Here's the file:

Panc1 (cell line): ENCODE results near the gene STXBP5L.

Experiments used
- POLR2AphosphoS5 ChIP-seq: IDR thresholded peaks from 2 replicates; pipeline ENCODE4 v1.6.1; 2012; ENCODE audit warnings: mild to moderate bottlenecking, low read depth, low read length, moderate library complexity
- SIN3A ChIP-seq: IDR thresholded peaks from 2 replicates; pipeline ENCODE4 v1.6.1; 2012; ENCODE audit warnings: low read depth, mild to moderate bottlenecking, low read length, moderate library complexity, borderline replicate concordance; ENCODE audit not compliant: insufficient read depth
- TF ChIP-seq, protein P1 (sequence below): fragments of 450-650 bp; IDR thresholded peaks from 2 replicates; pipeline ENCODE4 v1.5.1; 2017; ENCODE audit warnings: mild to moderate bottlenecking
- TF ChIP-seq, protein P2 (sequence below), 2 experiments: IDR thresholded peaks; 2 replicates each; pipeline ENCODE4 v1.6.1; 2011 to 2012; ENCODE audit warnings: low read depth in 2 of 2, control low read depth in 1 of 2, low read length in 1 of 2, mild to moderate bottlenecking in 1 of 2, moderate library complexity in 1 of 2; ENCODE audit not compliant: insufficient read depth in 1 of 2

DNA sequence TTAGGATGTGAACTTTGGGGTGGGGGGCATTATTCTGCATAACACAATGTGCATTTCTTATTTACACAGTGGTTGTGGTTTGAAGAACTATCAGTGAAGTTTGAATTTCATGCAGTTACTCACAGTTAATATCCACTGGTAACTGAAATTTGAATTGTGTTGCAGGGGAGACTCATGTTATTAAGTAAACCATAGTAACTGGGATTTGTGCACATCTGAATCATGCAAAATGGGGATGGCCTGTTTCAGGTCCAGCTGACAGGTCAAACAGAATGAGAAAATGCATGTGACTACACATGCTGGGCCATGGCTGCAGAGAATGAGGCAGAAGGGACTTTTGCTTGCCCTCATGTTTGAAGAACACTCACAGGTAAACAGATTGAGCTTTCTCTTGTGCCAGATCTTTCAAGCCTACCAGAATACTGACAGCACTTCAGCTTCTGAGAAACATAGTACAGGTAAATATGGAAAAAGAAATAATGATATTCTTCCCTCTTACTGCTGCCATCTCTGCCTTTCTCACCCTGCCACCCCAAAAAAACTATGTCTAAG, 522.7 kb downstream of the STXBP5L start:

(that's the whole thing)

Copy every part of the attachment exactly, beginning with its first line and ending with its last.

Panc1 (cell line): ENCODE results near the gene STXBP5L.

Experiments used
- POLR2AphosphoS5 ChIP-seq: IDR thresholded peaks from 2 replicates; pipeline ENCODE4 v1.6.1; 2012; ENCODE audit warnings: mild to moderate bottlenecking, low read depth, low read length, moderate library complexity
- SIN3A ChIP-seq: IDR thresholded peaks from 2 replicates; pipeline ENCODE4 v1.6.1; 2012; ENCODE audit warnings: low read depth, mild to moderate bottlenecking, low read length, moderate library complexity, borderline replicate concordance; ENCODE audit not compliant: insufficient read depth
- TF ChIP-seq, protein P1 (sequence below): fragments of 450-650 bp; IDR thresholded peaks from 2 replicates; pipeline ENCODE4 v1.5.1; 2017; ENCODE audit warnings: mild to moderate bottlenecking
- TF ChIP-seq, protein P2 (sequence below), 2 experiments: IDR thresholded peaks; 2 replicates each; pipeline ENCODE4 v1.6.1; 2011 to 2012; ENCODE audit warnings: low read depth in 2 of 2, control low read depth in 1 of 2, low read length in 1 of 2, mild to moderate bottlenecking in 1 of 2, moderate library complexity in 1 of 2; ENCODE audit not compliant: insufficient read depth in 1 of 2

DNA sequence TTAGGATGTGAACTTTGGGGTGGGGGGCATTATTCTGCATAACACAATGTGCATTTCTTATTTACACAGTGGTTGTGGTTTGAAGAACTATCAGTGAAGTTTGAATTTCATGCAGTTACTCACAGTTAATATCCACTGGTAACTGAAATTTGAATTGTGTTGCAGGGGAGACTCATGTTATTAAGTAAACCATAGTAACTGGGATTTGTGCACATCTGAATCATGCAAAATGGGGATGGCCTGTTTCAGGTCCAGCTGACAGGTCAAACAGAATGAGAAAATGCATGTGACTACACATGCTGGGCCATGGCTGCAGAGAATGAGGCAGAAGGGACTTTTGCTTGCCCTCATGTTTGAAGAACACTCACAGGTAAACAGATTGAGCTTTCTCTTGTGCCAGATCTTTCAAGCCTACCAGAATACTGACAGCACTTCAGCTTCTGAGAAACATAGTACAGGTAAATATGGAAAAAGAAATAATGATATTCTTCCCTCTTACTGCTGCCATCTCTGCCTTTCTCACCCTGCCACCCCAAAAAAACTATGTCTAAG, 522.7 kb downstream of the STXBP5L start: